DENVER (AP) A group that claims marijuana use is safer than drinking ran newspaper ads Saturday mentioning allegations that President Bush once drunkenly challenged his father to fight and Vice President Dick Cheney's accidental shooting of a friend after drinking.
SAFER Colorado, which put a measure on the Colorado ballot to legalize possession of marijuana, placed an ad in a newspaper in Greeley, where Bush made an appearance on Saturday.
The ad in the Greeley Tribune had a photo of Bush accompanied by text that read: ``In 1972, this man tried to fight his dad when he was drunk. Just one more reason to vote 'Yes on 44.''' The ad was referring to published reports that in 1972, a 26 year-old Bush had come home drunk and challenged his father to a fight. The matter was reportedly settled without violence.
The group ran the Cheney ad in The Gazette of Colorado Springs, a day after he spoke to troops at the nearby Fort Carson Army post and attended a campaign rally. The ad said, ``Shot his friend in the face after drinking. Just one more reason to vote 'Yes on 44.'''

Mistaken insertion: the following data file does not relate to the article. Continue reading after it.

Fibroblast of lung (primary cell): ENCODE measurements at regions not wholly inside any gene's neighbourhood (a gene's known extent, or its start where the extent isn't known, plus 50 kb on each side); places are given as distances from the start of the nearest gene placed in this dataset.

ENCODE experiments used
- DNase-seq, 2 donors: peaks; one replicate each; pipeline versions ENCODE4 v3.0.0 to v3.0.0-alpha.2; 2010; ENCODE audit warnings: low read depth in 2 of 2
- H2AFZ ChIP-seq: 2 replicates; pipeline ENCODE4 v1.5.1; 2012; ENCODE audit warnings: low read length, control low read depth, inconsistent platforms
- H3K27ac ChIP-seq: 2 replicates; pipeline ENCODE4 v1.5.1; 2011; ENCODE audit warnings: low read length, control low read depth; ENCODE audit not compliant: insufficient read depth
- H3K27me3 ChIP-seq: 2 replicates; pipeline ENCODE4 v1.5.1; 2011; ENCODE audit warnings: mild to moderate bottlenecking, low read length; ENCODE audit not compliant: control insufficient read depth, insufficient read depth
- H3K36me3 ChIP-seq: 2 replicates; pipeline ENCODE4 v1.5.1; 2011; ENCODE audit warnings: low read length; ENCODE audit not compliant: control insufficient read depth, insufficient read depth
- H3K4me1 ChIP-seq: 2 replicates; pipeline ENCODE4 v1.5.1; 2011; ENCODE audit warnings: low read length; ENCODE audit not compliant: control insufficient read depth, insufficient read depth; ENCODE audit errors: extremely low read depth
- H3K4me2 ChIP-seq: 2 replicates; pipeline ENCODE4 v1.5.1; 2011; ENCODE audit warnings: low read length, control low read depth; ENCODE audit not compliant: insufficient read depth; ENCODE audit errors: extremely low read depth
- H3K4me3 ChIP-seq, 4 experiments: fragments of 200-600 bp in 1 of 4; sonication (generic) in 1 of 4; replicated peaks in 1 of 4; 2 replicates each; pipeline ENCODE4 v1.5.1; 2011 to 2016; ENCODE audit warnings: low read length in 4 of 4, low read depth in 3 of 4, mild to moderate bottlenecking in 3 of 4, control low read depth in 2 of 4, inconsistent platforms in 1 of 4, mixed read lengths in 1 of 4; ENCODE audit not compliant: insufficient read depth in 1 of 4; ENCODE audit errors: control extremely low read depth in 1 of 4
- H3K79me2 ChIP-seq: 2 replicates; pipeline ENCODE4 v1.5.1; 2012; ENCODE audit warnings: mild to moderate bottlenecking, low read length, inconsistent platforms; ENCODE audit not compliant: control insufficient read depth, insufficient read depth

Cheney accidentally shot and wounded a friend while hunting in Texas in February. The vice president said he had one beer several hours before the shooting.
``They were both in town ... and we are simply taking this opportunity to draw attention to the fact that alcohol contributes to far more problems than marijuana,'' said Mason Tvert, the group's campaign director.
White House spokesman Tony Snow, asked for comment aboard Air Force One as Bush headed to Texas after the rally, dismissed the ads as ``kind of snarky and juvenile.''
``I'm not sure they did their cause much good,'' he said.
Referendum 44, which is on Tuesday's ballot, would allow adults to carry up to an ounce of marijuana, similar to an ordinance Denver voters approved last year. No other state allows pot possession for anything other than medical use. Federal law also prohibits possession.
A recent poll of 625 registered voters by Mason-Dixon Polling & Research found 34 percent of voters supported the measure, while 57 percent opposed it. The poll had a margin of error of plus or minus 4 percentage points.